And now he's reminding us about four score and ten. Ninety years. So 1914 plus ninety is ... what? 2004. Well, that'll give us a bit of time. We can all carefully choose our picnic baskets, start planning the menu, practicing our recipes, so that when we go up the aluminum ladder to the roof, we go up with something more in keeping with the occasion than mere peanut-butter sandwiches in a brown paper bag.

Look at Beth McRae staring up at him as if the sun rose and set only because he told it to. So much for upright whatever. He's married, got four kids, and his wife is as alive as anyone else. Bloody hypocrites. The most upright thing about Doug O'Leary seldom sees the sunlight. Two-faced ungodly righteous! Nobody looks at anybody else that way unless there's been encouragement. These are the same ones quote the Sermon on the Mount and say if you sin in your heart, you're guilty, even if you don't do anything about it.

She wiggled her toes again, got pinched again, but the Hand of God intervened and Doug O'Leary finished his lesson. People did not clap, but they did nod firmly, approvingly, before rising and moving to the hallway. Ten minutes to get the blood moving, pee and get back to Your seat before the next session.

She waited politely. Pregnant sisters first, then elderly sisters, then those sisters trailing children. And finally it was her turn, and none too soon; she felt as if she were going to flood. And, by God, there it was again! Something ... different ... about that knot in the wall. just as she'd thought last Sunday. Well, at least this week she was ready. Last week she hadn't been sure. Well, not true exactly, she had been sure, but what do you do? Yell, and have everybody look at you as if you were the pervert?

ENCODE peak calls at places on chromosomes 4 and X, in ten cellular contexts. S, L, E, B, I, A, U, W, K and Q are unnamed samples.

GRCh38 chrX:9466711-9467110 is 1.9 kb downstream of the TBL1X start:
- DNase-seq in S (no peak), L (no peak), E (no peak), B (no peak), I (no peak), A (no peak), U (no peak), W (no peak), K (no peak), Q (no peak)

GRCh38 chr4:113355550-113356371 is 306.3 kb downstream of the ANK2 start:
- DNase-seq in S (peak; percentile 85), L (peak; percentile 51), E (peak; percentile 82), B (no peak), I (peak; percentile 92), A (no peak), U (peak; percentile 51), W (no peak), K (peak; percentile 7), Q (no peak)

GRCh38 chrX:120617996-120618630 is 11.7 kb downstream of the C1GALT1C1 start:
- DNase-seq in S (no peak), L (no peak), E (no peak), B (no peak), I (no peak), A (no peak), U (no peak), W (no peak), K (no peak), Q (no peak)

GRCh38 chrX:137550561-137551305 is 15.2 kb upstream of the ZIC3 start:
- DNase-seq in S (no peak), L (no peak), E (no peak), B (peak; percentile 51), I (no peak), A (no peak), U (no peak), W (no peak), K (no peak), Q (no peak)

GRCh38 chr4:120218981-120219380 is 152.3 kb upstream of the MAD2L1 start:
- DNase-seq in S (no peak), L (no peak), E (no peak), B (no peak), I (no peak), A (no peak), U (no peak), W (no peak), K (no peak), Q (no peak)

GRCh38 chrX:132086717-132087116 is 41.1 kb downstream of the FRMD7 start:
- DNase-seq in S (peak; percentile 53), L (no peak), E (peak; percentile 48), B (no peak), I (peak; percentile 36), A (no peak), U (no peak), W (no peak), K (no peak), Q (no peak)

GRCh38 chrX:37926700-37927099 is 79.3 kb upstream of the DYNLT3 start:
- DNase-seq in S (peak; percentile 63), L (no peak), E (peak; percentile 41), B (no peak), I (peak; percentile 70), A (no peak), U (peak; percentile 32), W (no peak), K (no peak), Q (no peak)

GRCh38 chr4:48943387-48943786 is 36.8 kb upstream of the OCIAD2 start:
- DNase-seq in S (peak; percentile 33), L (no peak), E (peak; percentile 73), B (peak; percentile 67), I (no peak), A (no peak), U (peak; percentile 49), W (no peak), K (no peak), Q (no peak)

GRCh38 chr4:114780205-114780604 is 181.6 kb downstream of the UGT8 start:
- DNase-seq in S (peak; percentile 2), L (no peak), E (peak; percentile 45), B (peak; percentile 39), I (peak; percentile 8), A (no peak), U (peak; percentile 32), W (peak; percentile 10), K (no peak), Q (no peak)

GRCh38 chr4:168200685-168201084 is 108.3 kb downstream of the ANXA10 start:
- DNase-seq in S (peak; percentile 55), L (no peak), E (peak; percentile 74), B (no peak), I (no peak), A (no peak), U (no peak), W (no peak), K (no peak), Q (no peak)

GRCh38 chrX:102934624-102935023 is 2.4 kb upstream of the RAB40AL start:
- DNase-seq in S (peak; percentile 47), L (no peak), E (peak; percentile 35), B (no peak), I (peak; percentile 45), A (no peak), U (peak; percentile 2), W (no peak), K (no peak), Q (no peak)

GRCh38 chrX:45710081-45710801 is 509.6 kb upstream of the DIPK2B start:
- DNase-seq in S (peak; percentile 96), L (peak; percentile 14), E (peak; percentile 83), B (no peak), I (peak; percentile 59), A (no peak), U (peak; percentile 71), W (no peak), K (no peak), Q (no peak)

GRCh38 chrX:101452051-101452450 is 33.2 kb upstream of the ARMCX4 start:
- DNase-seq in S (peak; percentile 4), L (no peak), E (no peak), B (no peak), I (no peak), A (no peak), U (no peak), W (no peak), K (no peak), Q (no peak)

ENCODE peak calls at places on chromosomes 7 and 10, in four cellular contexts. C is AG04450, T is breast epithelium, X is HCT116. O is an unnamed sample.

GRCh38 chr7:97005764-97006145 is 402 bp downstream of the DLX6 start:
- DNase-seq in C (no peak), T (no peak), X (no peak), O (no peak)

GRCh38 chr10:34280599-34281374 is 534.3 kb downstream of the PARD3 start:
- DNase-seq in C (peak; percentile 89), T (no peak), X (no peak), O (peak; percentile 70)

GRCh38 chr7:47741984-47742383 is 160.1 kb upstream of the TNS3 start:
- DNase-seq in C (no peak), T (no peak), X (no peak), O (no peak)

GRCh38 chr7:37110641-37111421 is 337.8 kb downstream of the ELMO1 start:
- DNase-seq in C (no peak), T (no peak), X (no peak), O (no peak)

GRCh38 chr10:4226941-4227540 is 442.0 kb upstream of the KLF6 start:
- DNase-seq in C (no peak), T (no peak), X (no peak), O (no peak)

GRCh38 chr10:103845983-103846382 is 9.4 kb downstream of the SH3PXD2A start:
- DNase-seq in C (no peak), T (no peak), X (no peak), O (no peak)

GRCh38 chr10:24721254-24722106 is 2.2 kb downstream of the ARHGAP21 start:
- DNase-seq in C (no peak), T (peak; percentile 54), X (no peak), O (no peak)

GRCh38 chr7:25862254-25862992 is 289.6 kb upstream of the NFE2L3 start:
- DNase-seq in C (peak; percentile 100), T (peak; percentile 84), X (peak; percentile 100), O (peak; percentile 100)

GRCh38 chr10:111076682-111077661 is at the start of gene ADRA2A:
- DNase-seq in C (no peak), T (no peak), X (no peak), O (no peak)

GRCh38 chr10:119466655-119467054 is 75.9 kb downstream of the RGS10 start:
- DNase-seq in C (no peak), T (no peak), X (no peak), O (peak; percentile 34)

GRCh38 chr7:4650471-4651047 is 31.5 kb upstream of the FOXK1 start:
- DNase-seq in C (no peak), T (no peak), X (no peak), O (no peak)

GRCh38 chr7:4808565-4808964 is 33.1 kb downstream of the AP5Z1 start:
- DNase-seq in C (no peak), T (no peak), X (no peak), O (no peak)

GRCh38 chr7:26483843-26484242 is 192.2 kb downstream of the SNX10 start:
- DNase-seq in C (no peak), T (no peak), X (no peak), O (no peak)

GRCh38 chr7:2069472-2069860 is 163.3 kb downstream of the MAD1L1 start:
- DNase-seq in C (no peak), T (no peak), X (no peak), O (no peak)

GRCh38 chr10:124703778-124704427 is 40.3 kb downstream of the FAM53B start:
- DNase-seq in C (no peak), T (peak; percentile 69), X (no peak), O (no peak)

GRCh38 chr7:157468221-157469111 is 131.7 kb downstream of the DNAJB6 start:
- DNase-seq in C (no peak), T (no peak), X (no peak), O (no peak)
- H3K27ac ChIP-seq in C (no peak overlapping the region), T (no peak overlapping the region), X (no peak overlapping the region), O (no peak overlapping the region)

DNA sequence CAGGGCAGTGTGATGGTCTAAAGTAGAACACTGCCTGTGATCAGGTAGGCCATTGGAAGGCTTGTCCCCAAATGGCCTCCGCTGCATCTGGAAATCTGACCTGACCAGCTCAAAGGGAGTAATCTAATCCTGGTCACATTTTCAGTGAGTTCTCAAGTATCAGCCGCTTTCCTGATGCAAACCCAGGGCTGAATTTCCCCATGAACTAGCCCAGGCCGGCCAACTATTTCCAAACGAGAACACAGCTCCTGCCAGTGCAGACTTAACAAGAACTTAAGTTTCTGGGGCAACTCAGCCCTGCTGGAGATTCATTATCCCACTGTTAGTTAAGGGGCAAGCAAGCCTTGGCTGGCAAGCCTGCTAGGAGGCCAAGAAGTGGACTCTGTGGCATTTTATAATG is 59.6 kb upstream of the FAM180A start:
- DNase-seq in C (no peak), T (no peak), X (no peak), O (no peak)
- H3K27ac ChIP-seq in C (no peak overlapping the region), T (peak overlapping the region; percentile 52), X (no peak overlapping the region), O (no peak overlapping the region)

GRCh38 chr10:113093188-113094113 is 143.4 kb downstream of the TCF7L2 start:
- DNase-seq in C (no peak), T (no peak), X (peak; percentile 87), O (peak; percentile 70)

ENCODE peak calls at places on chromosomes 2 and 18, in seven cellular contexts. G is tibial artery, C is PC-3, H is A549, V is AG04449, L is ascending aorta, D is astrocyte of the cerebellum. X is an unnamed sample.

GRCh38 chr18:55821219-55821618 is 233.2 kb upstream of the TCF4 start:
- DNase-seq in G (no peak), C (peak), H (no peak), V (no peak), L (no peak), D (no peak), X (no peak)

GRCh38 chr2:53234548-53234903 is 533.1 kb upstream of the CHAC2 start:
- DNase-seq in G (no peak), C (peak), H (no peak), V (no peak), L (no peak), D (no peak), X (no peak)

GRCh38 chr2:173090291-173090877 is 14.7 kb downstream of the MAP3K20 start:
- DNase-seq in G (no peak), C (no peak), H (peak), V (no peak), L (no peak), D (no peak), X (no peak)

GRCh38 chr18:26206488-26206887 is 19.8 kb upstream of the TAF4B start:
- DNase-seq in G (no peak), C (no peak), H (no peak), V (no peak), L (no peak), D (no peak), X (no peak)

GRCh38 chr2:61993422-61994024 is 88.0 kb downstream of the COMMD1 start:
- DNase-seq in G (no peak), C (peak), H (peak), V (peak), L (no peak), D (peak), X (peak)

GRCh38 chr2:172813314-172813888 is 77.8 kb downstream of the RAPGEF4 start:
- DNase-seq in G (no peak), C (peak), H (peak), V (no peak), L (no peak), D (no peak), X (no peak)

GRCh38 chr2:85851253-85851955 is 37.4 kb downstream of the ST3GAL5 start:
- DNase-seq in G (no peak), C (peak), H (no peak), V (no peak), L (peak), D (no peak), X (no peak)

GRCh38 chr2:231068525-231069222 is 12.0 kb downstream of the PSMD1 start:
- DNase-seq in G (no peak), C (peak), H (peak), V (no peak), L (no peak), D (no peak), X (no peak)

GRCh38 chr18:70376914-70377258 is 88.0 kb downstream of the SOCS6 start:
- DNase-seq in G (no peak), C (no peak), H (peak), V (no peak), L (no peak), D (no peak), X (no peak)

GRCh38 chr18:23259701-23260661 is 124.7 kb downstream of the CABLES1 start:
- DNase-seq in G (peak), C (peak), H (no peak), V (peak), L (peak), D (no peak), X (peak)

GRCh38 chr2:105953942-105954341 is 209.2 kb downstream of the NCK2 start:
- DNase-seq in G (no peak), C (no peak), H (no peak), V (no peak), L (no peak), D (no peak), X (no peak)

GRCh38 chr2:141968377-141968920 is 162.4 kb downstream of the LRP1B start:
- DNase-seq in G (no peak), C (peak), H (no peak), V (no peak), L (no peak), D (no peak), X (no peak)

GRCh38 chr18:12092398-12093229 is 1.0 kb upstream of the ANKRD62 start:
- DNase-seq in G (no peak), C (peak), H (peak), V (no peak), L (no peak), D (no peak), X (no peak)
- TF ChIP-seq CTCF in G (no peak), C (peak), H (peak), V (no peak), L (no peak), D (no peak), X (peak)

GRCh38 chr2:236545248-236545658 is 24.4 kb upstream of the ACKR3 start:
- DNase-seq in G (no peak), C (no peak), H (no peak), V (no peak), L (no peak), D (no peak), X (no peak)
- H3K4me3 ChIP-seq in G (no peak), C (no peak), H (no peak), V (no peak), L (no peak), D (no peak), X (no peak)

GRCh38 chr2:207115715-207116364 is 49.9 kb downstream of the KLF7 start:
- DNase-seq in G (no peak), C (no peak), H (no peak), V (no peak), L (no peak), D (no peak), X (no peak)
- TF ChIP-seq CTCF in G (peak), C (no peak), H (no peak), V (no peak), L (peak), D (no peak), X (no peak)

She bent forward, opened her purse, took out what looked for all the world like a tampon, then, just as she'd rehearsed a dozen times in her head, she pulled down her underpants and stepped out of one leg hole, letting the cotton wisp dangle. She put one foot on the toilet seat, leaned forward as if to insert a tampon and, instead, jammed the counterfeit tube through the knothole and squeezed. Then she hit the end with her other palm as hard as she could.

The squeeze bulged the hidden balloon, the slam sent a ballpoint pen through the end of the distended, fluid-filled party favour and a mixture of India ink and household bleach squirted out through the hole.

Calmly, then, she took the real tampon from her purse, pulled out the sodden one, inserted the fresh, dropped the used one in the toilet then stepped back into her cotton underpants. She pulled her sniper's revenge from the knothole, dropped it in the toilet and flushed. Then left the Sisters. Not the Women's or the Ladies', heaven forbid, everyone here was a Sister or a Brother. Except for the Servants and Elders, of course. They stood in loco parentis. Loco for sure, parentis probably not.